Three journalists held in several defamation cases

Reporters Without Borders condemns the muzzling of the press in Cameroon, where three journalists are currently held on defamation charges, and calls on the government to decriminalize media offences. The latest to be detained is Guy Nsigué, a sports reporter for the website and Radio Sport Info, who was arrested on 21 October by men from the defence ministry, which is also the headquarters of Cameroon’s Gendarmerie. Zacharie Ndiomo, the editor of the bimonthly Le Zénith, who has been held since 13 October, was transferred on 21 October to Yaoundé’s Kondengui prison after appearing before a prosecutor. Amungwa Tanyi Nicodemus, the editor of the weekly The Monitor, has been in a prison in the northwestern city of Bamenda since 29 March. “These three cases highlight the contradictions of a government that portrays itself as democratic while imprisoning the Fourth Estate,” said Cléa Kahn-Sriber, the head of the Reporters Without Borders Africa desk. “Detaining journalists for defamation violates not only their personal rights but also freedom of information in general, because it leads to self-censorship. We urge the authorities to free Nsigué, Ndiomo and Nicodemus without further delay.” Arrested outside the defence ministry after being lured there by a source, Nsigué is currently being held by the gendarmerie for an article accusing Joseph Owona, the head of the Cameroonian Football Federation’s “normalization committee,” of embezzlement. Ndiomo was arrested as a result of a libel suit by finance ministry chief of staff Urbain Ebang Mve over an article in Le Zénith’s latest issue claiming that Mve was about to be jailed for illicit enrichment. Ndiomo’s wife says she has not been allowed to visit him or give him his medicine since his transfer to Kodengui prison. Nicodemus was sentenced to four months in prison and 10 million CFA francs (15,000 euros) in damages on 10 March over a series of article in The Monitor about alleged corrupt practices at the Cameroon Co-operative Credit Union League. He is still detained because he cannot afford to pay the damages, which exceed the limit set by the penal code. These arrests and Nicodemus’ conviction all violate Cameroon’s laws. Under article 305 of the penal code, the maximum penalty for defamation is six months in prison and damages of 2 million CFA francs (3,000 euros). Furthermore, under article 218 of the code of criminal procedure, defendants who have a known address can be placed in pre-trial detention only if they are charged with a serious crime. Ironically, Cameroon is to host a seminar on the decriminalization of media offences that is being organized in Yaoundé on 29-30 October by the Central African Union of Media and Communications Syndicates and Professionals (USYPAC). Cameroon is ranked 131st out of 180 countries in the 2014 Reporters Without Borders press freedom Index. (photo: Kondengui central prison, Yaoundé)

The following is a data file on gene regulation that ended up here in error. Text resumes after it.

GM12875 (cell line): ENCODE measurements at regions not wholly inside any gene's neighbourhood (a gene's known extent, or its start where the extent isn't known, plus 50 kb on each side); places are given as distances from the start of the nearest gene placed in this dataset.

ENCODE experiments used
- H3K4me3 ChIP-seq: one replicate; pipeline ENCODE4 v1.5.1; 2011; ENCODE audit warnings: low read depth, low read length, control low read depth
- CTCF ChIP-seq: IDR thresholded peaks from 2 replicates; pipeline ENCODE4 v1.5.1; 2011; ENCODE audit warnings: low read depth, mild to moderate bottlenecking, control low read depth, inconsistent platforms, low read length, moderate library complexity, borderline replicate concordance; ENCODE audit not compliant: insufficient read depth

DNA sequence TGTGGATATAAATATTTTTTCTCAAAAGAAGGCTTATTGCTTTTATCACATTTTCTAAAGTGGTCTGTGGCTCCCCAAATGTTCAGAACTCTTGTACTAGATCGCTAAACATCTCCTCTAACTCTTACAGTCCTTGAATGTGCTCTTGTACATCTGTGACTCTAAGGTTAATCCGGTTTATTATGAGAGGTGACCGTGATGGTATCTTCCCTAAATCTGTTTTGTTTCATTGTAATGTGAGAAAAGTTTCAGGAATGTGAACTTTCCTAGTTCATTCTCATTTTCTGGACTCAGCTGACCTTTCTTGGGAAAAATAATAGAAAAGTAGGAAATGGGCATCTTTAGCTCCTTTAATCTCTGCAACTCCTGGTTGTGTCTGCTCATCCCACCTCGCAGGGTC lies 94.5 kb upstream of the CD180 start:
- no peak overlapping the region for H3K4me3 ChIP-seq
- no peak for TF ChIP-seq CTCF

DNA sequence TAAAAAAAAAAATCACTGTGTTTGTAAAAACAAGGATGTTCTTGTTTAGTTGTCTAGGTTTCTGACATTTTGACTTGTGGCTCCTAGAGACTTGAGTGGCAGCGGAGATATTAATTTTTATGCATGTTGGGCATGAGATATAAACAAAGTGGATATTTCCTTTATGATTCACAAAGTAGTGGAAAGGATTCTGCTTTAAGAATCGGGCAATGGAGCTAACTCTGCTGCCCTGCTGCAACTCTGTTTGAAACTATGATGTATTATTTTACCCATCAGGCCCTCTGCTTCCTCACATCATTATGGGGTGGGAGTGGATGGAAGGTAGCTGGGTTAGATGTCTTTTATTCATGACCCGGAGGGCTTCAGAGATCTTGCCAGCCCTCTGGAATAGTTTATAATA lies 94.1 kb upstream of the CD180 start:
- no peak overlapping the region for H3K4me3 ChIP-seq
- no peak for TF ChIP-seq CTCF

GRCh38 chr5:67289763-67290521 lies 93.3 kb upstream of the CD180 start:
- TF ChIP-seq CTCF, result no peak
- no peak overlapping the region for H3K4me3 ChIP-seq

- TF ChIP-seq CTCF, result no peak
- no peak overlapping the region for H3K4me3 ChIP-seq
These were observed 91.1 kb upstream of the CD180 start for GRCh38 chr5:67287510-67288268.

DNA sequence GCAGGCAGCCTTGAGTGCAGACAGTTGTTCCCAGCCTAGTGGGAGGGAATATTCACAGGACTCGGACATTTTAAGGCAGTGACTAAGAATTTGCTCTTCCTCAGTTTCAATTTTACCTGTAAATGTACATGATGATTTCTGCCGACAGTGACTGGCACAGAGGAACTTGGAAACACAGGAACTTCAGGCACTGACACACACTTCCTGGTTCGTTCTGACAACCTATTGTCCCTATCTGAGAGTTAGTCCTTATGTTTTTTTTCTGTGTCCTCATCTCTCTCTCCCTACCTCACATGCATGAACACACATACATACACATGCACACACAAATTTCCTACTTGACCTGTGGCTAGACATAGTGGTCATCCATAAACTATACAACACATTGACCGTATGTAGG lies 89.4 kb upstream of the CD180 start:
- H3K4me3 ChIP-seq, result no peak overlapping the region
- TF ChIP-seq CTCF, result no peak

Publié le 23.10.2014
Mise à jour le 20.01.2016